BOOT CAMP 561 (28/01/09)
Startup and Shutdown Problems, part 3
The usual reason for Windows taking more than a couple of minutes
to boot is the time it spends loading dozens of small 'Service' programs that
operate behind the scenes. Some of them are okay and belong to Windows but many
more are put there by the software that you install on your computer, so the
slowdown can be quite gradual and often goes unnoticed for the first few
months. Most third-party Services (i.e. not part of Windows) are a complete
waste of space. They slow your PC down both during and after boot up, so this
week we'll look at how you can thin them out, and hopefully perk up your PC.
Service programs are mostly launched by Registry commands and as
regular readers will know this critical set of system files is strictly off
limits to novices. Fortunately Windows comes with a simple configuration tool
that lets you safely tinker with the relevant bits of the Registry, letting you
take back control of your computer's startup programs.
The tool is not listed on any menus, but in XP, Vista and W7 all
you have to do is go to Run or Search on the Start menu and type 'msconfig'
(without the quotes) and click OK. In Vista and W7 you have to be logged on as the
Administrator and you may be asked by the UAC to grant permission to continue,
if so just click the Continue button.
On the box that appears select the Startup tab and you'll see a
list of entries with tick boxes. Unticking an item stops it running at startup.
In the unlikely event that a disabled startup entry causes problems you can go
back into msconfig and re-tick the box, so there's very little chance of
getting into trouble.
If you see more than a dozen ticked entries on the msconfig
startup list there is room for improvement and you may be able to shave up to
30 seconds off the boot up time. If there's more than 20 then the boot up
savings could easily be a minute or more, but don't untick anything just yet.
Some entries you must keep, like the ones responsible for
launching essential Windows Services, your antivirus program it's signature
file update service and your firewall (if you are using a third party
application). The startup list may also contain malware infections, like
Trojans and keyloggers, and to make life really difficult some of them have the
same or very similar names to legitimate entries, so you have to be on your
So how do you tell what's what and whether or not an entry is safe
to uncheck? You may be able to figure some of them out from their name, but the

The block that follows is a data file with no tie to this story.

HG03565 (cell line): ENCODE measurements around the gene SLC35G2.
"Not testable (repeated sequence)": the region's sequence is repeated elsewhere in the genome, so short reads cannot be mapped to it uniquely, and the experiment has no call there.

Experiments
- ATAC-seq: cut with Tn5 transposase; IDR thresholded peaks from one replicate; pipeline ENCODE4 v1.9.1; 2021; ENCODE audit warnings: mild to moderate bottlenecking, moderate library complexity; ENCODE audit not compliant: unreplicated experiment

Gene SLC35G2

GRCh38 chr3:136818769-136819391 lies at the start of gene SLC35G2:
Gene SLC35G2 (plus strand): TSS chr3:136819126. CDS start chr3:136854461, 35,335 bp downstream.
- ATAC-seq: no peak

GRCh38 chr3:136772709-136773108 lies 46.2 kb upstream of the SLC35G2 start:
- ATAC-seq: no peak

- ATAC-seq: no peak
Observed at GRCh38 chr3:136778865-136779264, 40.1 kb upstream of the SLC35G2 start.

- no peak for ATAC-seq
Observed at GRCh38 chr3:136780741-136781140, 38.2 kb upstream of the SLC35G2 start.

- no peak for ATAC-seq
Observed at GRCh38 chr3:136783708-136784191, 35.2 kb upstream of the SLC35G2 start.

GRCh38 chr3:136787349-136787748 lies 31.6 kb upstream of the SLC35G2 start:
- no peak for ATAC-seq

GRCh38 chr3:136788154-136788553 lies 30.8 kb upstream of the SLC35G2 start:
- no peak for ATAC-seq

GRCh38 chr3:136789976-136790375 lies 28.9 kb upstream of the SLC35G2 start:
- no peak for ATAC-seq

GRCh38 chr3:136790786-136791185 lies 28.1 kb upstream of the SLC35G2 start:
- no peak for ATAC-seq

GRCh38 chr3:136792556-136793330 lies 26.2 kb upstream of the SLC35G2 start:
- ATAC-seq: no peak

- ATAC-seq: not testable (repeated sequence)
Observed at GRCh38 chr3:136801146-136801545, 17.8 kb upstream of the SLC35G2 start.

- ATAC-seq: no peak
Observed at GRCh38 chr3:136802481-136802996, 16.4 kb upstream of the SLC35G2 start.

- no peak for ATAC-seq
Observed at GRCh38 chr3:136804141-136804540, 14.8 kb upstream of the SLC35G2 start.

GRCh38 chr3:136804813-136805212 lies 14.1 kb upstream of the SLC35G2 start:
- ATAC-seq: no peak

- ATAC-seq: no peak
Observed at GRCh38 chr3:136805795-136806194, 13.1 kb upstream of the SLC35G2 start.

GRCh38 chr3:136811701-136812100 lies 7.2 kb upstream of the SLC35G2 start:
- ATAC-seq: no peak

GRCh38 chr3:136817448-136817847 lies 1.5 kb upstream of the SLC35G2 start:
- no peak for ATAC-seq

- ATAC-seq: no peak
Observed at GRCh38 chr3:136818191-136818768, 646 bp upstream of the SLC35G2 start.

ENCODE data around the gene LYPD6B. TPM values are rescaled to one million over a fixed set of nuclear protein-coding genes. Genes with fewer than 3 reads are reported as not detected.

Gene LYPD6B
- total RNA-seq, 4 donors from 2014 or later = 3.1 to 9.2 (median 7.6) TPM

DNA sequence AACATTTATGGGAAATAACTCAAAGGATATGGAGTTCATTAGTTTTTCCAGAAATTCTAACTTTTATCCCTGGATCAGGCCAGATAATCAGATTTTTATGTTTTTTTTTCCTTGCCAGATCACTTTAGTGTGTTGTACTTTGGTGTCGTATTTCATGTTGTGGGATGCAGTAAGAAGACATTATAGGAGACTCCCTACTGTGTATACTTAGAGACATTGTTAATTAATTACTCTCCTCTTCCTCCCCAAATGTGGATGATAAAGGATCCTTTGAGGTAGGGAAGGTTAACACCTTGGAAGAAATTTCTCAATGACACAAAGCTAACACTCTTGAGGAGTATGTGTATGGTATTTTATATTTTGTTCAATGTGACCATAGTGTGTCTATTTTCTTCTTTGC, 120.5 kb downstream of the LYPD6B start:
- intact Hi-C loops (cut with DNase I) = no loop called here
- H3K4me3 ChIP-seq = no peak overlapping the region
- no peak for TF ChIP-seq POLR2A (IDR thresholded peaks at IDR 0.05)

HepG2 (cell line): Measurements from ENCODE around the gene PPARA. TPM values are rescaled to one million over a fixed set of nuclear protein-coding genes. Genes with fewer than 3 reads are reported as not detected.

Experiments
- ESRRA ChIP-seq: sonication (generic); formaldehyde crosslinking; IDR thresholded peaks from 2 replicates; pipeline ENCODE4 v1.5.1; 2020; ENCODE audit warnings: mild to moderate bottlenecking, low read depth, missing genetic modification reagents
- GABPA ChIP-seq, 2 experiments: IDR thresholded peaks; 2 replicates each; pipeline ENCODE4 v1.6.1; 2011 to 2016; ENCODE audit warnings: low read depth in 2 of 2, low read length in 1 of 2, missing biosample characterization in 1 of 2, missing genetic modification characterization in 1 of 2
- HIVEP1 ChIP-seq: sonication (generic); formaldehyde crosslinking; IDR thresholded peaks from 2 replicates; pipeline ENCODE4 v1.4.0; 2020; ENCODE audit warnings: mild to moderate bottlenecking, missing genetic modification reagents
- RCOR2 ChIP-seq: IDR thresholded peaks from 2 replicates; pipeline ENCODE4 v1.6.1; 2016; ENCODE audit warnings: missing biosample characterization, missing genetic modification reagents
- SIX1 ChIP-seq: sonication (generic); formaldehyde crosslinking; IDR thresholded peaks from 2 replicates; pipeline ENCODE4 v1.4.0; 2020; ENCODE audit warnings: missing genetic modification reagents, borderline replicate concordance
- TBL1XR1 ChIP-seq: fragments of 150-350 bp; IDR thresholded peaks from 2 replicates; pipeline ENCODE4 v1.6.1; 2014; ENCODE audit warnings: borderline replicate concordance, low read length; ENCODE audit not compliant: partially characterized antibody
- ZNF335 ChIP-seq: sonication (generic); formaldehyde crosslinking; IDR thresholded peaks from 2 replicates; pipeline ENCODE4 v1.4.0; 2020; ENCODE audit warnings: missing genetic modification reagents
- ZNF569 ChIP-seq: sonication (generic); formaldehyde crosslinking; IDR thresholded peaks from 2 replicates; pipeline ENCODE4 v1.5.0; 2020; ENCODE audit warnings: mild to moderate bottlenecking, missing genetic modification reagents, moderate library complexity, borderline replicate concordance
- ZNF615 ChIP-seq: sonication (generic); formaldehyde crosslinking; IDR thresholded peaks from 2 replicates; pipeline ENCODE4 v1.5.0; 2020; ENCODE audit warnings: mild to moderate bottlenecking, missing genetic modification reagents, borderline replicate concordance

safest method is to consult the list of almost 18,000 startup items published
on the Sysinfo.org website (http://www.sysinfo.org/startuplist.php).
Each listing has a brief explanation of what it does, plus a simple Status code
that tells you whether or not it is necessary. Items classed as 'N' are not
required; 'X' means it definitely has to go as it's malware or spyware; 'U'
stands for user's choice and is safe to uncheck but you or a program may need
it at some point and items marked 'Y' should be left checked.
So let's begin, and the first thing to do is close all running
programs except your browser, set a System Restore point (see last week's Top
Tip) and open msconfig. Note down the top two or three items and check their
purpose and status at Sysinfo. The one's we're interested in are rated by
sysinfo as N, U, and X. When you have found a couple of entries that can be
safely disabled go into the msconfig startup list, uncheck them and click OK.
Windows will tell you that the PC needs to be restarted. Click OK and the PC
shuts down and reboots.
Don't expect any dramatic changes at this stage, the PC may even
take a little longer to boot as system files have to be rewritten but when
Windows reappears you will see a balloon message in Vista, or an information
box if you are using XP, reminding you that you've blocked or disabled some
startup items. You can ignore it because you'll probably be using msconfig
again. However, you should respond to any other warning messages and recheck
the relevant entry in msconfig if a program reports a problem. If Windows boots
cleanly you go back to the startup list and repeat the exercise on the next two
or three entries.
It's important to go through the rigaramole of rebooting and
checking the entries on the sysinfo site a few at a time as it means you'll be
keeping a running check on your Internet connection. Trust me, the last thing
you want to do, after unchecking a score or more Services, is to have to go
back and find which one that was responsible for the disconnection. When you
have finished (see also this week's Top Tip), reboot twice; on the second
reboot time how long it takes and compare it with your benchmark time (see last
week's Boot Camp) and hopefully you will see an improvement.
Next Week - Startup and Shutdown Problems, part 4
Login account, with full access to all aspects of a computer's
configuration and operation
Malware program that records keystrokes, looking for bank accounts
passwords and PINs, which are then sent out to scammers and fraudsters
User Account Control - introduced in Windows Vista, to stop users
doing daft things, or making mistakes by asking them to confirm actions that
could affect system stability or security
When you've unchecked everything you can on the startup list you
can disable the warning message that appears after each reboot. In XP simply
tick the box that says 'Do not show this message again'. In Vista you have to
right-click the Disabled Startup entries icon in the System Tray then (somewhat
bizarrely) select Run Blocked Programs followed by System Configuration
Utility. On the message box that appears tick the 'Do not show again...' box.
Don't forget, there's a full archive of previous Boot Camp Top
Tips at www.pctoptips.co.uk
(c) R. Maybury 2009, 0701
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